He couldn’t clearly remember where he’d been before the street. He thought that there was a home, maybe a job and a family as well. He distinctly remembered there being a lot of wine. Much more wine than he was able to put his hands on these days.

The problem with Jonas, the other homeless agreed, was that he thought himself superior. None of the others were strangers to madness – they’d all had brushes with the crazies or else had gone through insane phases themselves, but none of them tried to pretend that they were better than anyone else. But Jonas turned his nose up at them. He’d tried, at first, to teach them, to collect followers, but once they told him to go away, using nasty vocabulary, he decided that they weren’t worth his time.

Jonas didn’t see things this way. In his opinion, the ones who shared the city-streets with him had hurt his pride and mocked him, and for that he would never forgive them. Maybe one day, if they would deign to apologize, he would acknowledge them and help them to salvation.

Meanwhile, however, he’d found himself a different companion. Bobo, a hamster in a green cage, was beside him day and night. He was a stalwart friend – his nose quivered in anticipation whenever Jonas gave him food and he would emit high-pitched squeaks of satisfaction when the man tickled his stomach. Jonas was pleased with him.

One evening in October, the High Priest took Bobo to one of his favorite haunts. It was one of the coffee-shop chains that filled the city streets, but unlike many others, there weren’t waiters. Instead, people ordered their coffee inside and then took their mugs to the outdoor seating area when the weather was nice or if they were smokers. The staff rarely came outside to collect the dirty dishes, so Jonas could sit at a table all evening without being shooed off the premises.

“Look, Bobo,” he grinned, broken teeth bared. “This is a nice table, right? A nice table.” He put the cage down and sat on a red plastic chair. His coat was bulky and uncomfortable and the table rocked as he hit it with his knee. Instinctively, he shot out an arm to hold the cage steady. Bobo sniffed his thanks, directing his tiny nose at Jonas’ hand.

He scoped out the area around him. There was a bar behind him, small and tucked into a crevice of the little complex. In front of him were other tables and chairs like his, with people sitting at them. He saw that none of his enemies were there and breathed a sigh of relief. He could work in peace. He crooned once at Bobo before taking out paper and a stubby bit of pencil.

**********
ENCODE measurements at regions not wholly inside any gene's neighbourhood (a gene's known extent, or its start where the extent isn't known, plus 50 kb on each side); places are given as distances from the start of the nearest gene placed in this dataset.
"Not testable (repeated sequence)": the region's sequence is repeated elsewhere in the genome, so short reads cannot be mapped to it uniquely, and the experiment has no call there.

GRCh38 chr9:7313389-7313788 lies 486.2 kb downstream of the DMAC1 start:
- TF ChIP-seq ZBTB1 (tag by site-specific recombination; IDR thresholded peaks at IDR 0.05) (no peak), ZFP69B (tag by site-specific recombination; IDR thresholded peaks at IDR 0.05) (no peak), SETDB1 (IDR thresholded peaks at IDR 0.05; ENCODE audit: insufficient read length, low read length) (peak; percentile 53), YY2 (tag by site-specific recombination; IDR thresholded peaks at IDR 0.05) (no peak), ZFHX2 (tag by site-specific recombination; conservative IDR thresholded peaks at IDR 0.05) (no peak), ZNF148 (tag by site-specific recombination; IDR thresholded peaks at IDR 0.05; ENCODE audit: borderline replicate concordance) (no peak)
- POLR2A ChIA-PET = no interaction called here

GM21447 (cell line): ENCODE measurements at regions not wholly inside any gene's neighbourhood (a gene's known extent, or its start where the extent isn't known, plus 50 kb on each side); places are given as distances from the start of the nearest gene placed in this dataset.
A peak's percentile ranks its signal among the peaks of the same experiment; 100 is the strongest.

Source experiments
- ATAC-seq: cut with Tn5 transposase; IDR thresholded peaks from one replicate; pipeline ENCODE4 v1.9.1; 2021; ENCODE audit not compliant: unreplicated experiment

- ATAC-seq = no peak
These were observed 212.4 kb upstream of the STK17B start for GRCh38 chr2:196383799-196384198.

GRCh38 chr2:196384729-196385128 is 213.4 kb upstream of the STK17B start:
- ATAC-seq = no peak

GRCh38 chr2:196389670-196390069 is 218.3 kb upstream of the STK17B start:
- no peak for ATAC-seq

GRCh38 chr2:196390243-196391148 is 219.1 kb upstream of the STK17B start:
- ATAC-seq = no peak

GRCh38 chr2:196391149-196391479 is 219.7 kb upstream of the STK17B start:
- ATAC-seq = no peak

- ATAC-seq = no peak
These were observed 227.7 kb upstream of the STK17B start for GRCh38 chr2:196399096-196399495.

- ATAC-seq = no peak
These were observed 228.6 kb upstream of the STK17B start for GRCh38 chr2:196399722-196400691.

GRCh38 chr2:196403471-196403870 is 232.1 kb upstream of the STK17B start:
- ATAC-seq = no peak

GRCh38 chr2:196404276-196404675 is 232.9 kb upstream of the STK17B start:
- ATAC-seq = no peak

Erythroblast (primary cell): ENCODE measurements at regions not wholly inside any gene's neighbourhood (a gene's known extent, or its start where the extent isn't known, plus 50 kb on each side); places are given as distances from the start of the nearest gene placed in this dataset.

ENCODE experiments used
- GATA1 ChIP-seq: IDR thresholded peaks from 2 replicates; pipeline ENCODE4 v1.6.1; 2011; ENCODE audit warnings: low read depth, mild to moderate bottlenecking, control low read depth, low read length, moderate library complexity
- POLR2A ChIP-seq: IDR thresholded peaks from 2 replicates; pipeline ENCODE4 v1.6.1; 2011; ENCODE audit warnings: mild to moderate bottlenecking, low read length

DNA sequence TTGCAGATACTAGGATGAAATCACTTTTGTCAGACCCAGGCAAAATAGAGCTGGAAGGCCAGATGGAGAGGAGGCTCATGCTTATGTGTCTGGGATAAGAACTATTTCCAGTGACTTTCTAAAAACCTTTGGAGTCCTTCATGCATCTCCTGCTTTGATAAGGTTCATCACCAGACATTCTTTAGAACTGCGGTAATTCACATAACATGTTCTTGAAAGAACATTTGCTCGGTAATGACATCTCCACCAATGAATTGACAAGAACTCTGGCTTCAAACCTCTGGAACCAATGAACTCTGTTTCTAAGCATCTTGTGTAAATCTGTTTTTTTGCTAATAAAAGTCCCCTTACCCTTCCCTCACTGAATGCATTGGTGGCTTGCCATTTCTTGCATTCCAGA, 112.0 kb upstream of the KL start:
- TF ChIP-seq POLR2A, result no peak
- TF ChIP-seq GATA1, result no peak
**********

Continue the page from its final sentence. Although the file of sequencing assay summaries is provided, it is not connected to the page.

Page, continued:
He leaned forward and began to write. The people who sat around him watched him warily, like they watched all homeless men and women who came too close to their comfy worlds. Jonas didn’t mind – he knew that they watched him merely because they were drawn to his nobility. Even if they didn’t know it, they were dimly aware of the majesty that was in his tall, wide frame. He pretended not to notice their staring and continued writing, working as always on his lists and his plans.

“Mommy, mommy, there’s a homeless man with a hamster!” a little boy’s voice rang out.

“Shh!” the boy’s father picked him up and carried him away, glancing back fearfully to make sure that the boy’s yell hadn’t angered the man.

Jonas frowned sadly, but the boy’s father couldn’t see the expression through his wild, tangled beard.

“Yes, I have a hamster,” Jonas said quietly, looking down at Bobo. “He is my friend.”



Los Angeles is one of the most special cities in the world. Even when the weather forecast announces that it’s going to be overcast with possible showers, you can still feel the presence of a bright yellow sun behind the clouds, and within hours the sky clears and that bright orb makes its appearance just in time for a last walk in the sunlight before dusk falls.

Beautiful as it still is and will always be to me, there are things that have changed. Nothing that’s unique to LA, but rather things that have changed across the United States. Melrose, the hip-happening street of fashion, food and fun, has now more FOR LEASE signs that it ever has before. Shutters are drawn across the empty store fronts, and the glass looks dusty, as if it’s been waiting for a new tenant for longer than it’s used to.

When we ate lunch today, a dark-haired, scruffy, tall homeless man walked over to the table behind us and took the tip that was left there for the waitress. We saw it, as did a woman inside the restaurant, and none of us did anything. It seemed to happen so fast. We all were sure he was going to take some item of food, but then he was gone and so was the waitress’ tip. What do you even do in a situation like this?